Turkey day encompasses ‘three f’s’

There is always something about holidays that gets me excited. Christmas, Easter, Independence Day; who am I kidding, I’ll thank a tree on Arbor Day and I will be the first one to put up the aluminum pole for Festivus. And in less than a week, it will be one of my favorite holidays: Thanksgiving.

I may like all holidays, but I like certain holidays more than others. It would be easy to point out the fact that Thanksgiving comes along with a short, albeit much needed, hiatus from the rigors of everyday schedules. There’s no denying that a few days off will brighten even the darkest of moods.

But that’s not the reason why. It is something more complicated, yet more primal than that.

It is the food. It is the one holiday of the year when the menu is largely determined before the cooking even begins. It’s the reason why supermarkets stock the shelves with cranberry sauce and varieties of stuffing that can span an aisle. The centerpiece of the meal is celebrated for one day a year, and then seemingly only found between two slices of bread for the other 364. There is a reason Tofurkey exists, after all.

All turkey-flavored, meat-textured vegetable-based proteins aside, the uniformity of it all is unique. Roast a turkey, slice a log of cranberry jelly, mash some potatoes and pour gravy over the whole lot in the middle of July and you will receive more than a few weird looks. Granted, a hot summer day is admittedly not the best time for a hearty feast, but the same stares would be garnered in February or March as well. Why are you making Thanksgiving so early?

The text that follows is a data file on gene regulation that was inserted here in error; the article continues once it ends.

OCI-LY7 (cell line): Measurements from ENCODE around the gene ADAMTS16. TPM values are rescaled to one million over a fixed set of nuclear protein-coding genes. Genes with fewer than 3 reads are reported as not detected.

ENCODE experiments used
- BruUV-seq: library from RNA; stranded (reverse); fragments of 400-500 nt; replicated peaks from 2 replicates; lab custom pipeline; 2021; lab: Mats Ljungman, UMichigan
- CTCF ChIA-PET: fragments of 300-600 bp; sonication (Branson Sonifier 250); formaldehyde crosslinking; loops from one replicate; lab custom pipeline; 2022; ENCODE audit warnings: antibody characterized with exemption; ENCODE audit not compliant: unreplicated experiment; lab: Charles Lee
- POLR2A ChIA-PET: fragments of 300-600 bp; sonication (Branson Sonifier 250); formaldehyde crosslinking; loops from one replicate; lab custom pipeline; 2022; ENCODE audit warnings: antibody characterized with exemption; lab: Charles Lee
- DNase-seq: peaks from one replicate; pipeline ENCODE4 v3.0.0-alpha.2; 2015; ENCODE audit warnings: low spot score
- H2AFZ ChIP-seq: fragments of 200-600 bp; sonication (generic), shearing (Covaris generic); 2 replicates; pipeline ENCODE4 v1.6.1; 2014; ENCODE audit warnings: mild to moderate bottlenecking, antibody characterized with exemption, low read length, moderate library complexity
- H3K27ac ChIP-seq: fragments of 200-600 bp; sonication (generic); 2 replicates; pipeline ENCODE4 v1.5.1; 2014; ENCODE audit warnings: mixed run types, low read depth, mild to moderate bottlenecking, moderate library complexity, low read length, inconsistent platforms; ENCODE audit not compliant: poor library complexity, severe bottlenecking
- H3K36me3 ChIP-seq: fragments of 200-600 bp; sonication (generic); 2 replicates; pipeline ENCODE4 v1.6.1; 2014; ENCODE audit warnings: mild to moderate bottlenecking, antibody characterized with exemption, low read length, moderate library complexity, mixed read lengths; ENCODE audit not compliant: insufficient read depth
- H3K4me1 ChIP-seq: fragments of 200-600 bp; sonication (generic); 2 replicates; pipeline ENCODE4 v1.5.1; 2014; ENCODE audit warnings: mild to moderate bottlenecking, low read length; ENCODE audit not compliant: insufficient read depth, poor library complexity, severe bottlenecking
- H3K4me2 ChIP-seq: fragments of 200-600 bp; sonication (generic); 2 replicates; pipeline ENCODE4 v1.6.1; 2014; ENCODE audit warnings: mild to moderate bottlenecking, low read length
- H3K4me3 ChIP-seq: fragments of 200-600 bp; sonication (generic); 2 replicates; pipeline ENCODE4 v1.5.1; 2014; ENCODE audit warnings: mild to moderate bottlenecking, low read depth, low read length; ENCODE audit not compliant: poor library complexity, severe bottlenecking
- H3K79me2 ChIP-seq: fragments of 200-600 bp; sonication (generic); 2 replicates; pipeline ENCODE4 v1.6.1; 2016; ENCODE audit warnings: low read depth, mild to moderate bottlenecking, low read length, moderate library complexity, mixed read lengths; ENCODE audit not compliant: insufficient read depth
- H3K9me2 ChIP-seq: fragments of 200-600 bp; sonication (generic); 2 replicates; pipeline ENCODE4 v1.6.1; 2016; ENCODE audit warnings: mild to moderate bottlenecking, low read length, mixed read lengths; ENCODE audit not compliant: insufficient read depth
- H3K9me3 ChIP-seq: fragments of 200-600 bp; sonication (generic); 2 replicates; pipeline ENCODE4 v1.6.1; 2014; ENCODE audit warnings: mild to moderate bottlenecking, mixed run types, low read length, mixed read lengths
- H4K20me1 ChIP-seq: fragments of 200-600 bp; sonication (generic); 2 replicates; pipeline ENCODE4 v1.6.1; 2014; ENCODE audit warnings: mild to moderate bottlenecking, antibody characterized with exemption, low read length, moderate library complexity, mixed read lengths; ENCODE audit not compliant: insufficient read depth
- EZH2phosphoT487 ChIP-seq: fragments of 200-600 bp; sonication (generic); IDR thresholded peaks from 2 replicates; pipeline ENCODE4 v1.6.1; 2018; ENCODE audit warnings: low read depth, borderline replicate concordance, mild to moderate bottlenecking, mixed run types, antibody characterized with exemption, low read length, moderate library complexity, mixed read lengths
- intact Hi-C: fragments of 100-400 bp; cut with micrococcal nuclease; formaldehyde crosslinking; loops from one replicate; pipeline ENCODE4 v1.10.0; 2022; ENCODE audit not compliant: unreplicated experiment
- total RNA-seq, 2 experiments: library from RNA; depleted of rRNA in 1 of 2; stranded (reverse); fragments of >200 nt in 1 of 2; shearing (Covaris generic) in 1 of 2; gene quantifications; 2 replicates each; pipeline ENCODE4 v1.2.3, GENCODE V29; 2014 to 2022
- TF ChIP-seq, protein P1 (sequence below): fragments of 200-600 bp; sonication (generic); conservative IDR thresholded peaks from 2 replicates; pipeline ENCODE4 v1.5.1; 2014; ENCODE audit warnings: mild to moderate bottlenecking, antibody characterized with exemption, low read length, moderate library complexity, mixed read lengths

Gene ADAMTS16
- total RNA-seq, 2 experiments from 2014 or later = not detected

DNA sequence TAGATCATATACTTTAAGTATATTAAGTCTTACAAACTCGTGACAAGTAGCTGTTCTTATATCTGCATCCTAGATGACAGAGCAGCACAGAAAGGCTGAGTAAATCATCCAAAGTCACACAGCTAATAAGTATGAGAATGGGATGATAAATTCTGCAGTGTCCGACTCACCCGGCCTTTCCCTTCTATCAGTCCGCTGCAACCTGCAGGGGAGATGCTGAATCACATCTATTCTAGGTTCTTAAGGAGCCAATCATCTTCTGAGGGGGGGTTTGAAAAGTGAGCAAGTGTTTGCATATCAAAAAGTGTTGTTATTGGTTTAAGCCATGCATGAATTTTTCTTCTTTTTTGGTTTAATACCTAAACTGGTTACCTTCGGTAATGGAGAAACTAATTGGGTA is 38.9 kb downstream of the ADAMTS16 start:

This is not to say that everyone in the world will open a box of potato flakes, a red box of dried flavored bread cubes, served alongside a bird that once resembled a turkey, but now conjures up images of the dry Sahara with the first bite that no amount of jarred gravy can undo. Actually, nobody should do that. That does not sound good at all. But that combination, these often once-a-year food choices; the fight over cranberry sauce, as if people forget that it is available year-round for a mere dollar or so; that is Thanksgiving.

This time next week, I will hopefully be fully recovered from gorging myself with food and drink, though the not-so-dreaded “food hangover” is always a possibility. Unlike poor Ralphie, there will be plenty of turkey sandwiches, turkey salad, turkey gravy, turkey hash, turkey a la King and gallons of turkey soup. After a few days, I’ll be sick of the food, but not the holiday.

I have my “Three Fs” of Thanksgiving: Food, Family and Football. To date, this is the only holiday I have a lame acronym for. If that isn’t proof that it is one of my favorites, I don’t know what does. I will wake up early Thursday morning and go to work until 12:30 p.m., then my attention will be divided between balancing all the dished cooking in the kitchen and kick off the first football game of the day. And then I will eat, drink and watch more football. Later in the night, once all the commotion has died down, the Patriots kick off. Perfect.

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